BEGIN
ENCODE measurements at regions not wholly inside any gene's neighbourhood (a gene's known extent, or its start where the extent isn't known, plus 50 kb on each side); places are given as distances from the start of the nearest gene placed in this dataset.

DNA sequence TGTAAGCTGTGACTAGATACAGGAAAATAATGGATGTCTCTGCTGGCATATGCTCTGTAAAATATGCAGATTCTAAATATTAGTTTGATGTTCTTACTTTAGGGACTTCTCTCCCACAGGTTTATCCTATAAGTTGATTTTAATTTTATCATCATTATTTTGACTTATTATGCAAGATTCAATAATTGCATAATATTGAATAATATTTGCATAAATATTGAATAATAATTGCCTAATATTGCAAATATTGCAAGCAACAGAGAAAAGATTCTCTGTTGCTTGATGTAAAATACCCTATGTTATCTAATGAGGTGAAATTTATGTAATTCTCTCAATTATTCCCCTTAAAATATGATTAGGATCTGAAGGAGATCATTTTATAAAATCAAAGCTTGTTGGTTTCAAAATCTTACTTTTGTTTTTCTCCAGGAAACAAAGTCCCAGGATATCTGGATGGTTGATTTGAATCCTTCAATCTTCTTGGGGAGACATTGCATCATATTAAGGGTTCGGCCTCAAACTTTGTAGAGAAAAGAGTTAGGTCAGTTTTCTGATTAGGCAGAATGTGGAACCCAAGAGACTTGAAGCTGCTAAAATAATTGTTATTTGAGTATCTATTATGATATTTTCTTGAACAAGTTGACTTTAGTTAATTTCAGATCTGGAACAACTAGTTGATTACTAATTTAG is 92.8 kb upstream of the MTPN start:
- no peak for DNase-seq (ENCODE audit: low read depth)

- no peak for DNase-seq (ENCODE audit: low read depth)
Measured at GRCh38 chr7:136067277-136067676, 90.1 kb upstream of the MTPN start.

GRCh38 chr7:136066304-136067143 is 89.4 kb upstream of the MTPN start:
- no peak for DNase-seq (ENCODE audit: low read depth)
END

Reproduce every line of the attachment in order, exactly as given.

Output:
ENCODE measurements at regions not wholly inside any gene's neighbourhood (a gene's known extent, or its start where the extent isn't known, plus 50 kb on each side); places are given as distances from the start of the nearest gene placed in this dataset.

DNA sequence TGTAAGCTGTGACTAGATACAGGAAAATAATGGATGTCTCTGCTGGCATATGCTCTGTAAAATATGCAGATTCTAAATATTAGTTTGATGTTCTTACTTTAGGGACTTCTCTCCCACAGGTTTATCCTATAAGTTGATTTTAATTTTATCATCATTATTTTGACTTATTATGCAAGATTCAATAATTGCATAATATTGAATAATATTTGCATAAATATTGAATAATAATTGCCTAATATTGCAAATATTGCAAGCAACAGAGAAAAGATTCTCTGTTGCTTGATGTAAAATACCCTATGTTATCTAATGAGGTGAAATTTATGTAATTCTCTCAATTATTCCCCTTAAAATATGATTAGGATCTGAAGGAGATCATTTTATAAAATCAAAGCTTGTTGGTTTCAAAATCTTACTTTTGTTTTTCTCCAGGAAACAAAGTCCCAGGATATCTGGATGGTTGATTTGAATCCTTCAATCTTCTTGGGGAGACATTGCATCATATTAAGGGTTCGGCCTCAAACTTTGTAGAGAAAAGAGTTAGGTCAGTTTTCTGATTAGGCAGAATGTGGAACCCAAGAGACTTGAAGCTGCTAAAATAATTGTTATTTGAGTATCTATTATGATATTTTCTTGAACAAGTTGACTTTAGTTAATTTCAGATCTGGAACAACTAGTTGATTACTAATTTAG is 92.8 kb upstream of the MTPN start:
- no peak for DNase-seq (ENCODE audit: low read depth)

- no peak for DNase-seq (ENCODE audit: low read depth)
Measured at GRCh38 chr7:136067277-136067676, 90.1 kb upstream of the MTPN start.

GRCh38 chr7:136066304-136067143 is 89.4 kb upstream of the MTPN start:
- no peak for DNase-seq (ENCODE audit: low read depth)